What was the idea behind having your first solo exhibit as well as having your first album under your own name, released within the same week?
I wouldn’t say that I went into making the album with all of this in mind. It really all just kind of happened gradually. Again, I’m very fortunate to work with such thoughtful people and said I wanted to do things differently because any jobs you have, you get to that decade mark and you wonder, “Okay, how can I make things a little more dynamic?” I’ve come to realize that so much of meaning for me, personally, and I don’t want to get into the right or wrong of it, a lot of meaning to me, comes from work. It comes from putting myself into these performances and tours and painting. I just wanted to find a way to include that a little bit more into my working life as a writer and musician, as well as doing Hop Along, just adding some other features.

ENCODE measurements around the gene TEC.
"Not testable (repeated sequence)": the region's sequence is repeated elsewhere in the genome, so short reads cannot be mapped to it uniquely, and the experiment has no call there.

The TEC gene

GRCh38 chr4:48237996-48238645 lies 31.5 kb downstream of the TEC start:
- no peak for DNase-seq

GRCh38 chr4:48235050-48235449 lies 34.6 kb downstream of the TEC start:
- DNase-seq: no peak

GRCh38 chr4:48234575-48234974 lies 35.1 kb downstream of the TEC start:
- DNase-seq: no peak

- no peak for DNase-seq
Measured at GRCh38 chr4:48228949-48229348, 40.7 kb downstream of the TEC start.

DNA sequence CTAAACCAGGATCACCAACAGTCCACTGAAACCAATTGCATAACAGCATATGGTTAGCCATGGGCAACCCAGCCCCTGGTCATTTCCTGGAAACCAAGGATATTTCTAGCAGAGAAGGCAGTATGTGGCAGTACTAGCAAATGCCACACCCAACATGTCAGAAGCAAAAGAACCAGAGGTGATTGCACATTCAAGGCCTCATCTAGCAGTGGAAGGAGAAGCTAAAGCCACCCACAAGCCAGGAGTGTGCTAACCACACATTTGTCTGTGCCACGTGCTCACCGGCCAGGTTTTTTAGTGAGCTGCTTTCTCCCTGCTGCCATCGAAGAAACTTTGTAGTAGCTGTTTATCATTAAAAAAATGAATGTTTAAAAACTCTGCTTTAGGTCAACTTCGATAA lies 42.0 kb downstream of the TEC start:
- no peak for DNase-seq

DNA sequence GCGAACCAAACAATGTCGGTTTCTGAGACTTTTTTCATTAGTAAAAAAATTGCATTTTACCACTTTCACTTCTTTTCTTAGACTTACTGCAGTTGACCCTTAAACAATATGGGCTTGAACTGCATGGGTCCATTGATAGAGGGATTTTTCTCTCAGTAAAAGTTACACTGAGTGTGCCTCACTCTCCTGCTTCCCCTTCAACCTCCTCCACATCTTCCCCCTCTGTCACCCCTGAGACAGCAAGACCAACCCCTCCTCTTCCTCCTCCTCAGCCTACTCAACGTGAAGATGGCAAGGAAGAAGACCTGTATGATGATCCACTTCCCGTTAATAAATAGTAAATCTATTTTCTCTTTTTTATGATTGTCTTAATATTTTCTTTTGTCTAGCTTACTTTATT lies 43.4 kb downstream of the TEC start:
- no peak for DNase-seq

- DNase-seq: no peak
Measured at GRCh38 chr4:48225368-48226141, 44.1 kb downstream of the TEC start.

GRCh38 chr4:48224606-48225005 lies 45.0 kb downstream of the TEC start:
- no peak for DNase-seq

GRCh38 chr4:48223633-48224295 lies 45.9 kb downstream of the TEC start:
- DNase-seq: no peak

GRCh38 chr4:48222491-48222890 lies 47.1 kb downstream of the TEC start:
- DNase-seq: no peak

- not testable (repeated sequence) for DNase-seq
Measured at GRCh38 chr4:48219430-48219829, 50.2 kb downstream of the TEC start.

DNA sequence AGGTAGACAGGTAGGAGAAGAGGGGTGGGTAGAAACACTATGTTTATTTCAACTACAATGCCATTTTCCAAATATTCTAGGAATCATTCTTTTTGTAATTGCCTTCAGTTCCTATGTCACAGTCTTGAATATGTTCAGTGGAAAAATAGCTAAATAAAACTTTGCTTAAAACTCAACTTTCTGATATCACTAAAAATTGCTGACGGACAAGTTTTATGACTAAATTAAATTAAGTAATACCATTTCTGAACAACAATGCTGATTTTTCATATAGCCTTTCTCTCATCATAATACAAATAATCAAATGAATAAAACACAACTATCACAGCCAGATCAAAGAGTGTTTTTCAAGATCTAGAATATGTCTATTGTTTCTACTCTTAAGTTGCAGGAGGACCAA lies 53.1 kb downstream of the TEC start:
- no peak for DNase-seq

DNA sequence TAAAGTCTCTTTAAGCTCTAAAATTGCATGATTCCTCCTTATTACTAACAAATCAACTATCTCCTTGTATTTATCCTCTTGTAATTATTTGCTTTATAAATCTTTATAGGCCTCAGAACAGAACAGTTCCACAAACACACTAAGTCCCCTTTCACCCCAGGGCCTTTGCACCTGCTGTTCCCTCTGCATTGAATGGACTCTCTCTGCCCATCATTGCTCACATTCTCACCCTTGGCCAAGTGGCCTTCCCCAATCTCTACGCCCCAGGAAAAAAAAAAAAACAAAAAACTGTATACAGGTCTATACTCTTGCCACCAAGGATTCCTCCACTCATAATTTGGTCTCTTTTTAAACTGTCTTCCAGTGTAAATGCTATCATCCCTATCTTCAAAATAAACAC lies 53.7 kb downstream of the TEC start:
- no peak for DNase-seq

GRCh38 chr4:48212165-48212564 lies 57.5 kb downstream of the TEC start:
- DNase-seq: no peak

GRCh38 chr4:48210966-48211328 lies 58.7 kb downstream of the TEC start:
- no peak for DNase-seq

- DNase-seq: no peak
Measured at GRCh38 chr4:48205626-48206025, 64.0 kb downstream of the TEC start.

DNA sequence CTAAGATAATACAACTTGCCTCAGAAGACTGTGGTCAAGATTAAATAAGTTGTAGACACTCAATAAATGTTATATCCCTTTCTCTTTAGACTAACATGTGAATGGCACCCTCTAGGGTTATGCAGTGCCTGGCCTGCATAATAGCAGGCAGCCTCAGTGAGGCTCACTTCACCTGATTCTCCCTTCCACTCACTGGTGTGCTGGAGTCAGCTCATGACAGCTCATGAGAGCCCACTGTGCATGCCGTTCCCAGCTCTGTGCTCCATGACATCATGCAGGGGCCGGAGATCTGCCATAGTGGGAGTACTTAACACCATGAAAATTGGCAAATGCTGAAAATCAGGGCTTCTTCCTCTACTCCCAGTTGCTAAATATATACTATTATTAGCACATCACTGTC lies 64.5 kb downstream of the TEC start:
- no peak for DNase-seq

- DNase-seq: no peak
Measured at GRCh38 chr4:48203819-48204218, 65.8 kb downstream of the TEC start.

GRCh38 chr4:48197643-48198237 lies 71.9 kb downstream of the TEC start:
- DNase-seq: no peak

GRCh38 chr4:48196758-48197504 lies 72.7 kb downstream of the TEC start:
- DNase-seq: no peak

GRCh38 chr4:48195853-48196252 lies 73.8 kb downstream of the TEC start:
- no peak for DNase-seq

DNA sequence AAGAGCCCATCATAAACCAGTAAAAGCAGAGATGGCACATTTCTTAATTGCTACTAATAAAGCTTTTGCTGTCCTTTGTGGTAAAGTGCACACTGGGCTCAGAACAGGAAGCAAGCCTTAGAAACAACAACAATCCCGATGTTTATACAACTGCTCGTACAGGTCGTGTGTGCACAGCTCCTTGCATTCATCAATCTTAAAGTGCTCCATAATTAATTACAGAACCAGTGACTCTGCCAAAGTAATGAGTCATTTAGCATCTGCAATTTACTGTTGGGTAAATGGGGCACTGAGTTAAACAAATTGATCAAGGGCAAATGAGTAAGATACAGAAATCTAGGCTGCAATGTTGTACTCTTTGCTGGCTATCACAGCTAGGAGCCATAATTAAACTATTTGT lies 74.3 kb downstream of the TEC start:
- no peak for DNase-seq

I understand you lead most of the visual aesthetics for Hop Along, right?
I do album artwork. I used to do all of the merch. Mark has a very good eye as well. Him and his wife Courtney, who is a pediatrician, but also someone that has an eye for design, designed the backdrop that we took on tour with us. There’s been a couple of designs that Mark has spearheaded.
Is there a different type of vulnerability putting out music, doing live shows, and telling stories, versus putting your paintings out there? Or are you used to being in front of people and showing your art?